Digital Tools that Belong in Your ELA Classroom
Reviewed by Kevin Hodgson
Jeremy Hyler and Troy Hicks speak the truth when they write about the spectrum of professional development opportunities that can all too often run the gamut from remembering the turkey sandwich but not the presentation, to the kind of workshop experience that allows you to put that new and interesting idea “in your back pocket” for future use.
Hyler and Hicks’ new book – Create Compose Connect! – is filled with interesting teaching ideas that connect English Language Arts to digital tools in meaningful ways, and as I read their book, I found myself stuffing a bunch of their ideas into my back pocket for my own classroom use.
Hyler, a middle school classroom teacher, and Hicks, a college professor and director of the Chippewa River Writing Project (based at Central Michigan University). They collaborate together on this useful Eye on Education resource, writing in a single voice (which they explain makes it easier on the reader, and it does) about strategies that can balance the need for rigor with reading and writing in the classroom while still meeting young people with technology that is relevant for them. All the while, they make visible the many ways these projects meet Common Core standards across the spectrum.
Hicks and Hyler met as part of the Chippewa River Writing Project, and their partnerships stemmed from work done in the writing project and in an ongoing inquiry group around literacy, learning and teaching.
I appreciated that Jeremy’s teacher voice was front and center, as if he were at the table as we talked about learning with technology. Hicks and Hyler never suggest that technology can supplant good teaching practice, nor do they ever take for granted that teachers have easy access to computers and mobile devices. Instead, they offer a realistic plan for teachers to explore and integrate digital tools. They advocate that educators try out two new tools a year, so that five years in, the classroom could have up to 10 different entry points with technology and digital media.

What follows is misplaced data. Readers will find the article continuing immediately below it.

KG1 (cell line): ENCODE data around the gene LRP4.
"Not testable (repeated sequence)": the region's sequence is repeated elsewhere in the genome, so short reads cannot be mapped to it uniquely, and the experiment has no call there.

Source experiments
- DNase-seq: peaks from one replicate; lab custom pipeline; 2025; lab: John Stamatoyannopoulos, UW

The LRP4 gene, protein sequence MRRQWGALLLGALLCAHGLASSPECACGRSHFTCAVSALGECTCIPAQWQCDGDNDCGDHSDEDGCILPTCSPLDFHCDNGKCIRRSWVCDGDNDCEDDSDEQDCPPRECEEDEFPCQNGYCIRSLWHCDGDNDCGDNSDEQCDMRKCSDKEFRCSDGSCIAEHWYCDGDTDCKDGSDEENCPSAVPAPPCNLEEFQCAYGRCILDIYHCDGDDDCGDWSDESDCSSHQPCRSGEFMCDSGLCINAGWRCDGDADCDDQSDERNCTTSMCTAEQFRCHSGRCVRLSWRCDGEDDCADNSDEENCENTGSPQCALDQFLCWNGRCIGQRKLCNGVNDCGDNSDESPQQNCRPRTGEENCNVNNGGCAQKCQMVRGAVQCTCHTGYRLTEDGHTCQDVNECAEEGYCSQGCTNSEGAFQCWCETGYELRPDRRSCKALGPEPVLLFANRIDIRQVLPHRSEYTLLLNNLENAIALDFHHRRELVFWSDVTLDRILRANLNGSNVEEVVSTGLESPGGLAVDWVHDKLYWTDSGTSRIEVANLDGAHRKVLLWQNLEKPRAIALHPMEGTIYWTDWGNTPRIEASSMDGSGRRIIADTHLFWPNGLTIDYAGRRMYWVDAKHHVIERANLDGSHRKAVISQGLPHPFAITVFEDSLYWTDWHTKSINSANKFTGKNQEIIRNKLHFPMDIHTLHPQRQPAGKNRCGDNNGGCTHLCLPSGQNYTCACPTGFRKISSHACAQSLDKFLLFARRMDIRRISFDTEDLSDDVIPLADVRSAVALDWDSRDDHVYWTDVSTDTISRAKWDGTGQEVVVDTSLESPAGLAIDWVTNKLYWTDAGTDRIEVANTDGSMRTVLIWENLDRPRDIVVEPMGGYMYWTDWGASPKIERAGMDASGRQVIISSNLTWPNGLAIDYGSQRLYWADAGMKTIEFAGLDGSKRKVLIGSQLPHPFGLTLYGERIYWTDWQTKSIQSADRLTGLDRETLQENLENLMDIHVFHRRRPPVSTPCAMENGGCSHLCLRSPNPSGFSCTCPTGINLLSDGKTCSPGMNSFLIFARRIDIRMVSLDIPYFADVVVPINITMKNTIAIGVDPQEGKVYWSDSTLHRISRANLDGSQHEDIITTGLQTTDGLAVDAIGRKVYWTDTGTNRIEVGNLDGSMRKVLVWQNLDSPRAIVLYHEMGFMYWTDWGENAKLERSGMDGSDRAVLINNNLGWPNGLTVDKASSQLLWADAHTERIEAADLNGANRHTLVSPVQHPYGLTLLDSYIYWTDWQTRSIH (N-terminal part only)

Lots of useful examples
The book offers plenty of concrete examples that teachers can use to capitalize on the technology they adopt, from adapting “This I Believe” essays with audio, to six-word memoirs via social media, to digital learning circles using collaborative writing spaces, to student response systems and peer review practices that utilize cell phones in the classroom setting.
Along the way, Hyler and Hicks show how to set up wikis, apps and websites that might prove valuable. They even offer up an online resource where links can be found to many of the resources mentioned in the book: as well as share out their blog where they are updating information and ideas as they continue their work.
I was particularly interested in the section around multi-genre research projects, and I appreciated the way Hicks and Hyler weave in traditional research skills, student-centered choice around topics, and a wide variety of possible ways that students can showcase what they have learned from their research. To me, it makes sense that technology would be part of the genre landscape in this kind of research endeavor, and again, I found having access to Hyler’s resources to be very meaningful, and, to be frank, Hyler’s work gives me a starting point for implementing my own version of the multi-genre project with my sixth graders.
See? I told you. Back pocket.
(Disclosure: I am a member of the National Writing Project, and I know and have networked with both authors over the years to various degrees. Neither one of them asked that I review their book, and neither one of them had any input into my review. )
Kevin Hodgson is a sixth grade teacher in Southampton, Massachusetts, and is the technology liaison with the Western Massachusetts Writing Project. Kevin blogs regularly at Kevin’s Meandering Mind and tweets more often than is healthy under his @dogtrax handle. He also blogs for Middleweb regularly at Working Draft.